Keep Your Clients From Making These 4 Interview Mistakes

As a recruiter, you probably realize the importance of educating your clients. This is especially the case in this current candidates’ market. The fact of the matter is that some hiring authorities and hiring managers simply can’t make the mental shift that’s necessary for effective hiring.

That shift involves accepting the reality that top candidates are in the drivers’ seat now. Organizations need these candidates more than the candidates need them. That’s tough for some company officials to acknowledge.

Since that’s the case, mistakes made during the hiring process can have a huge impact on the outcome of the search. If your clients make mistakes, those mistakes could impact the decision-making process of the candidates you’ve presented.

Interview mistakes to avoid

That’s why it’s your job as a recruiter and search consultant to keep your clients educated and on the “straight and narrow” during the hiring process. Specifically, you need to keep your clients on task during the interview stage of the process. That’s because it’s at that point when candidates start to form opinions regarding the position and the organization.

So with all of that in mind, strive to keep your clients from making the following interview mistakes:

#1—Holding marathon interview sessions

We’re talking about all-day sessions where the candidate is forced to stay and talk with everybody with the possible exception of the janitor. There have actually been instances in which a candidate has been forced to stay for an interview that lasted all day without anybody from the organization offering to give them lunch or even give them a break for lunch. If you were a candidate, would you want to work for that organization? Probably not.

#2—Holding too many rounds of interviews

Candidates do not want to come back three, four, or five times for interviews. They’re going to start to think that perhaps company officials are indecisive. Top candidates and top performers do not want to work for people who are indecisive. Not only that, but these candidates are already employed. They’re taking time out of their day (and quite possibly taking PTO) in order to make time for these interviews. If your clients do not respect the time of the candidates they’re interviewing, those candidates are going to be less likely to want to work for those clients.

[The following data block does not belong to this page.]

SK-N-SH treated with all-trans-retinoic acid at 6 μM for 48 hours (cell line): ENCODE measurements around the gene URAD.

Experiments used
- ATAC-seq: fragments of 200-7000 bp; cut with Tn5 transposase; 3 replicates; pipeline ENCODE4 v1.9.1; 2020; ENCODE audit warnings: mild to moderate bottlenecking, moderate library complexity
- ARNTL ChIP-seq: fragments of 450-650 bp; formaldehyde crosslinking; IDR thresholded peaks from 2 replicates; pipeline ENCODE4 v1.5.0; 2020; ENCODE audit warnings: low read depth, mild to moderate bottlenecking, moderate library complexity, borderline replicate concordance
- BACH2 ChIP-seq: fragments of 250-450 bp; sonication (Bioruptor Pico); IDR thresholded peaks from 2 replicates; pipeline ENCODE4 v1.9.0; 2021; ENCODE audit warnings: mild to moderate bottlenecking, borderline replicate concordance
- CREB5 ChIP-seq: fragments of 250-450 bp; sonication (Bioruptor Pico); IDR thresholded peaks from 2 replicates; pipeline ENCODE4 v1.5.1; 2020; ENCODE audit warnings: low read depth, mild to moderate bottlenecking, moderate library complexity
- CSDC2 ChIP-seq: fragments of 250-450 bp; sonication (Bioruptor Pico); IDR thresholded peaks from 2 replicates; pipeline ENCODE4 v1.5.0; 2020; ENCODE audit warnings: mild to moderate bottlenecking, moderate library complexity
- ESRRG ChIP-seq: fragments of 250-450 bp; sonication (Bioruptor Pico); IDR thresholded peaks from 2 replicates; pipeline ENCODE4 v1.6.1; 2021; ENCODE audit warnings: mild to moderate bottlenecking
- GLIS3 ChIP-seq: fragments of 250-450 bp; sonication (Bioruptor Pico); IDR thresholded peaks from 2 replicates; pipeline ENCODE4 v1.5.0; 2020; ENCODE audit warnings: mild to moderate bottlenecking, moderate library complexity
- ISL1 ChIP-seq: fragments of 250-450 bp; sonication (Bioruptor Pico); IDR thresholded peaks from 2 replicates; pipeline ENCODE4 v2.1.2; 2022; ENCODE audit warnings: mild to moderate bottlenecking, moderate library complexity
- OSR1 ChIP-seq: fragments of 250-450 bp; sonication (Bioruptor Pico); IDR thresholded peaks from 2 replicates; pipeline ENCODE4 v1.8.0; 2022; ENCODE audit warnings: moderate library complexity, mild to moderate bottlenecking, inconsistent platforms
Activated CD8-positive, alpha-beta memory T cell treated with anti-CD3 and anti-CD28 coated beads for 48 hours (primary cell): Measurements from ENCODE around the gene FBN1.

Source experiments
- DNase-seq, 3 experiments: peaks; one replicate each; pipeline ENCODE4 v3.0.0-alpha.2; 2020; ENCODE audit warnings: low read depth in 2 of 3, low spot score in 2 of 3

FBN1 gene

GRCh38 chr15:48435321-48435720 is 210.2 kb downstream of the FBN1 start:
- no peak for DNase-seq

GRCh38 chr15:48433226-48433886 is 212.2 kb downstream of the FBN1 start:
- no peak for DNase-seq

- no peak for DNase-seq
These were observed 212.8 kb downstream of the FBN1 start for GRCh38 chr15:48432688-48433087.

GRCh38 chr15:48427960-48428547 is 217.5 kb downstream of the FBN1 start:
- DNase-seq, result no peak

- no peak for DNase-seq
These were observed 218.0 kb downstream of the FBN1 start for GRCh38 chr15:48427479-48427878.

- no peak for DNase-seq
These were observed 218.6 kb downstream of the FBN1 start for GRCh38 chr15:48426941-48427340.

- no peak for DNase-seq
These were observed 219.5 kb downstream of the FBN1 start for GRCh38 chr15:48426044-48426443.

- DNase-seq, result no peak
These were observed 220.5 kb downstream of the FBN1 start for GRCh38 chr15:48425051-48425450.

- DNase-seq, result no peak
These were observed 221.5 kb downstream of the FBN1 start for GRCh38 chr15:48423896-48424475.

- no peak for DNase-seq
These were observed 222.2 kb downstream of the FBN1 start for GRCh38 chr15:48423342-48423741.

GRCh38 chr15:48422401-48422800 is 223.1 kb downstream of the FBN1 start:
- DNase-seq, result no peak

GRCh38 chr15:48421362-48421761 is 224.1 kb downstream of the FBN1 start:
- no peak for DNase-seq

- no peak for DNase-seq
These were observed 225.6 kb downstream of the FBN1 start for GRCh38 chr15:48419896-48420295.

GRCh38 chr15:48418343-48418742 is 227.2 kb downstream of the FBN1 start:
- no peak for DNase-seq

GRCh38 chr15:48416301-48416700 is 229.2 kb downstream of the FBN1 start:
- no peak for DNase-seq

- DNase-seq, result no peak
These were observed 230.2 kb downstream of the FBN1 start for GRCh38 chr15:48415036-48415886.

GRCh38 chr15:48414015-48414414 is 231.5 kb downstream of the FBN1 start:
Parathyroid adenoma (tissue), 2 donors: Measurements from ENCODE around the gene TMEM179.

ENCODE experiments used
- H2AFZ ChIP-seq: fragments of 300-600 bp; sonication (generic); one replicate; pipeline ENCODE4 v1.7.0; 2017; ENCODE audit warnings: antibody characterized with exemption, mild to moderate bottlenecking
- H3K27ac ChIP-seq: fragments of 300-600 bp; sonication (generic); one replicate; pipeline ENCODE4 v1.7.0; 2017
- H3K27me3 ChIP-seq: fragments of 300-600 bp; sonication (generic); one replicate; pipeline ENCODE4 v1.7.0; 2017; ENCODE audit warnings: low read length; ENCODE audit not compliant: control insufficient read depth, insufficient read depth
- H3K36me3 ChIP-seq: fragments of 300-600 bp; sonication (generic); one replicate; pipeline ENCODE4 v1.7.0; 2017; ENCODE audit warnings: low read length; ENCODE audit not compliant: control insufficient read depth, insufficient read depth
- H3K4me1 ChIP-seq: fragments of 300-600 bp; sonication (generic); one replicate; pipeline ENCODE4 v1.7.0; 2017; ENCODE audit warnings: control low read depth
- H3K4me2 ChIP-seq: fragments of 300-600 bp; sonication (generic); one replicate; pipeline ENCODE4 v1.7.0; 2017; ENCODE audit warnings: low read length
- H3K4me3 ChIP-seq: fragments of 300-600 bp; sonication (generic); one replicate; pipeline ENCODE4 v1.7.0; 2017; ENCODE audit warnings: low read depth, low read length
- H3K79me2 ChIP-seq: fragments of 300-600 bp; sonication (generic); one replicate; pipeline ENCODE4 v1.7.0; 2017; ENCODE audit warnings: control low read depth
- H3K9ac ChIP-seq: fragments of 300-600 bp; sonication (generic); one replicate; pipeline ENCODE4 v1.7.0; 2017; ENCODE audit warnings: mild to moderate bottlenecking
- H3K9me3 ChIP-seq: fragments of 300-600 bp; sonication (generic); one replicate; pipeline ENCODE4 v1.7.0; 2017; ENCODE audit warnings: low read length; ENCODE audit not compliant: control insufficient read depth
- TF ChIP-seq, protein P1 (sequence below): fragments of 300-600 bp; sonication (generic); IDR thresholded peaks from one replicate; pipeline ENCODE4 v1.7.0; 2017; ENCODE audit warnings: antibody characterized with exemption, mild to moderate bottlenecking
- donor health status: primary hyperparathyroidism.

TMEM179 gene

#3—Asking the same questions repeatedly

This happens when there is a lack of communication among the people who are participating in the hiring process. The organization enlists several people to interview the candidate, but none of those people knows what everybody else is asking. So they all end up asking pretty much the same questions. So now your client is wasting the candidates’ time in two different ways instead of just one. Employer branding is huge in the marketplace these days, and those organizations that don’t realize how they’re branding themselves are the same organizations that consistently lose out on top talent.

#4—Asking why they’ve decided to leave their current employer

This is perhaps the biggest mistake of the ones we’re addressing. That’s because it could be the only mistake made, and it could still compel the candidate to pass on your client. The reason that a hiring manager should not ask this question is simple: the candidate may not have decided that they’re leaving their current employer!

If they’re a top candidate, they probably also a passive candidate. That means their current employer is treating them quite well. While they’re exploring other opportunities and interviewing for with another organization, that doesn’t mean they’ve decided to leave their current employer. They might interview with your client and then decide to stay with their employer. And that’s even if your client makes an offer of employment.

This is a dangerous question. Asking it could be a huge turn-off for a candidate, especially a top candidate. They could very well resent that the hiring authority (or whoever asked the question) is making an assumption. They may not care for that assumption.

Orchestrating correct behavior

Client education is just one of the many reasons that recruiting is such a tough profession. First, you must recruit the candidate and exert a certain amount of influence over them. Then you must educate the client about the current state of the employment marketplace. Then you must orchestrate both candidate and client behavior throughout the hiring process.

This includes client behavior during the interview and the elimination of interview mistakes. Yes, the hiring manager may have preconceived notions. Yes, they may not be as experienced as you regarding the nuances of the process. And yes, you technically work for them. But if you’re going to successfully position yourself as a search consultant, then consult is what you must do.

And keeping your clients from making the four interview mistakes outlined above is a great way to educate them, consult with them, and help them hire the best candidates in the marketplace. Instead of driving those candidates to their competition.

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